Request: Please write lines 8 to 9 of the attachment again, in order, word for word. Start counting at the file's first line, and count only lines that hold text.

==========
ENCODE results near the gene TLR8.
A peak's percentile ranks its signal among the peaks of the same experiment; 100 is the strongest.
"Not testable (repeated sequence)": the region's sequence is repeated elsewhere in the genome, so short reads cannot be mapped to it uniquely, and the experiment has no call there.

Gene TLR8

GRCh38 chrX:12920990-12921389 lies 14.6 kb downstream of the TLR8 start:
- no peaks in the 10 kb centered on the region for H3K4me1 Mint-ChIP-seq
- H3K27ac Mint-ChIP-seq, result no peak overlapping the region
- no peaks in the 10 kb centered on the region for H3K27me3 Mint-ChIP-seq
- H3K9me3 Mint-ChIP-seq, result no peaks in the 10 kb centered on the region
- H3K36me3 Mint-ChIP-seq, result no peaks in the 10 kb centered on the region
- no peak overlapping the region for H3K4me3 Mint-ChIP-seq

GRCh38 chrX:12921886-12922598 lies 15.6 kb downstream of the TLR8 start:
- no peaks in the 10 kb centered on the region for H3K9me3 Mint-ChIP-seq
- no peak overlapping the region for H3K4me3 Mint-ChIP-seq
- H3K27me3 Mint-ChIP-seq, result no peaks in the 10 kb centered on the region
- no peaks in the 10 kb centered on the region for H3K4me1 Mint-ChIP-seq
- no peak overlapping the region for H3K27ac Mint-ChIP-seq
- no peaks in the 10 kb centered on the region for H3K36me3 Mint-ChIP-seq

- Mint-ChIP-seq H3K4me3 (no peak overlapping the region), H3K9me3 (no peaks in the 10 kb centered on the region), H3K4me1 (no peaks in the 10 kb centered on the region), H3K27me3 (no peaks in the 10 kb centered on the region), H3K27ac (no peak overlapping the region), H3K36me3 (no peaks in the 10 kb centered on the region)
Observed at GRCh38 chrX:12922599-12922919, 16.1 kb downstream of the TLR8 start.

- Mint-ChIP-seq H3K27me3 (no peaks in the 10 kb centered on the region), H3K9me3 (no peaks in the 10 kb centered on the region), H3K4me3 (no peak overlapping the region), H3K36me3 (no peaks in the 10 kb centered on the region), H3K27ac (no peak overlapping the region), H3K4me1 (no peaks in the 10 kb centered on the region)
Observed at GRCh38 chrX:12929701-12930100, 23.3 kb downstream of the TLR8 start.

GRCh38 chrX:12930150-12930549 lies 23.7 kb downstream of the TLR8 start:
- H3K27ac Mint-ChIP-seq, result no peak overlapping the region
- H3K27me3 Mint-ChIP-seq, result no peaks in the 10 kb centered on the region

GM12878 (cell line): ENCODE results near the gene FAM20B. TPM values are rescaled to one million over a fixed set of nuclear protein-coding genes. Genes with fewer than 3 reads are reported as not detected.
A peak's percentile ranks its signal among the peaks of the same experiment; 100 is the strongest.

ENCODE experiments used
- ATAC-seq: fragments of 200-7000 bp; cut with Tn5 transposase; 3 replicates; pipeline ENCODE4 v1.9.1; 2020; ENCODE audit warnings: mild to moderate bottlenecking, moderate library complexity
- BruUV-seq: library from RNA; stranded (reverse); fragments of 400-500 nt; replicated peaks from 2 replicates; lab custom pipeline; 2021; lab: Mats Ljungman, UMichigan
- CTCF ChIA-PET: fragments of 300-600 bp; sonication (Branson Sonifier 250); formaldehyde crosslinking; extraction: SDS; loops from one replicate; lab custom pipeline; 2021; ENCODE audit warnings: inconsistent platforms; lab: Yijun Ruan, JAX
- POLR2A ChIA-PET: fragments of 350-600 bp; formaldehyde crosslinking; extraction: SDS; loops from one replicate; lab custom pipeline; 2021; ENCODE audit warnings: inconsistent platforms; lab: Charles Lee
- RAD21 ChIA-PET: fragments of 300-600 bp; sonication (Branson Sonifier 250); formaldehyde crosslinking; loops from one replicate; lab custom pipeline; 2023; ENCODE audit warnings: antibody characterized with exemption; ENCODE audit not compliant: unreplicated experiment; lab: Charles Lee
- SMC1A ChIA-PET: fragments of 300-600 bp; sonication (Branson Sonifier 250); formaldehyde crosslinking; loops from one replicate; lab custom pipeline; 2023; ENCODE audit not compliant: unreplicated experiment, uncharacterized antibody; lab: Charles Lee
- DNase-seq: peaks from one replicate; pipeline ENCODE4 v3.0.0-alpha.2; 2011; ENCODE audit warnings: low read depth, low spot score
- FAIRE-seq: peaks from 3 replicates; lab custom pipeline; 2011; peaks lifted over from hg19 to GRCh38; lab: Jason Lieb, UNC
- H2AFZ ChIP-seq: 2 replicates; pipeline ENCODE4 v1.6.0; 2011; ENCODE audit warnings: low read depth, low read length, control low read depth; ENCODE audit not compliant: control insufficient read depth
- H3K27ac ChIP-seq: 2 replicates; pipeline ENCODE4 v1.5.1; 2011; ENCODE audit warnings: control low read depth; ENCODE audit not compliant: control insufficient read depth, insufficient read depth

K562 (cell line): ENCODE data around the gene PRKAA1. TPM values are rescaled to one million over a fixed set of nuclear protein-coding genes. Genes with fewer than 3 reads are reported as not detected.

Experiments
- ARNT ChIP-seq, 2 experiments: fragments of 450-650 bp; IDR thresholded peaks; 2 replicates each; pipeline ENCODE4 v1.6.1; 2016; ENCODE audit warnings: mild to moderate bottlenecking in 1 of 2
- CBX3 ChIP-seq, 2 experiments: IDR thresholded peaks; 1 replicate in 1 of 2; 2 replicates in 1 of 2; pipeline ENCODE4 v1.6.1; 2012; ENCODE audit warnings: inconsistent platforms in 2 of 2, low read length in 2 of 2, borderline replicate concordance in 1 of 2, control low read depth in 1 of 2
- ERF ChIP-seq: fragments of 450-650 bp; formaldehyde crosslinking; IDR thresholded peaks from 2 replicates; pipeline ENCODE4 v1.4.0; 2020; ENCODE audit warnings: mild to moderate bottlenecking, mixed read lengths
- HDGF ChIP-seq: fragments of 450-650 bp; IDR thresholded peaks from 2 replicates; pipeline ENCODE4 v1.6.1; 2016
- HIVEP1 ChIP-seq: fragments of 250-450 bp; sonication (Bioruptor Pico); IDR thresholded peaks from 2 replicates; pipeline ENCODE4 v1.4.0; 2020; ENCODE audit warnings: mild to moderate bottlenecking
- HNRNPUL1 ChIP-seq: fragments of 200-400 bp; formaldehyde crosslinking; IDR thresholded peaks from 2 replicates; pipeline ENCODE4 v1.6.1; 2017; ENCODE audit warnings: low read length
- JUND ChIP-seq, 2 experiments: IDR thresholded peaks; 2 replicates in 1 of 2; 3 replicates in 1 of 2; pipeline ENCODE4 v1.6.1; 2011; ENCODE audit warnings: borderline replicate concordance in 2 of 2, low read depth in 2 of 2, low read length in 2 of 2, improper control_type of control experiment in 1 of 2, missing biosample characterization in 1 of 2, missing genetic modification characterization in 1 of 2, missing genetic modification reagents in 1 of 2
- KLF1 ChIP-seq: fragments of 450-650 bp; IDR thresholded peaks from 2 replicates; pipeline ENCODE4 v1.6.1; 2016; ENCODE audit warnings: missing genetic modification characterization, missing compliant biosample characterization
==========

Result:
- no peaks in the 10 kb centered on the region for H3K27me3 Mint-ChIP-seq
- H3K9me3 Mint-ChIP-seq, result no peaks in the 10 kb centered on the region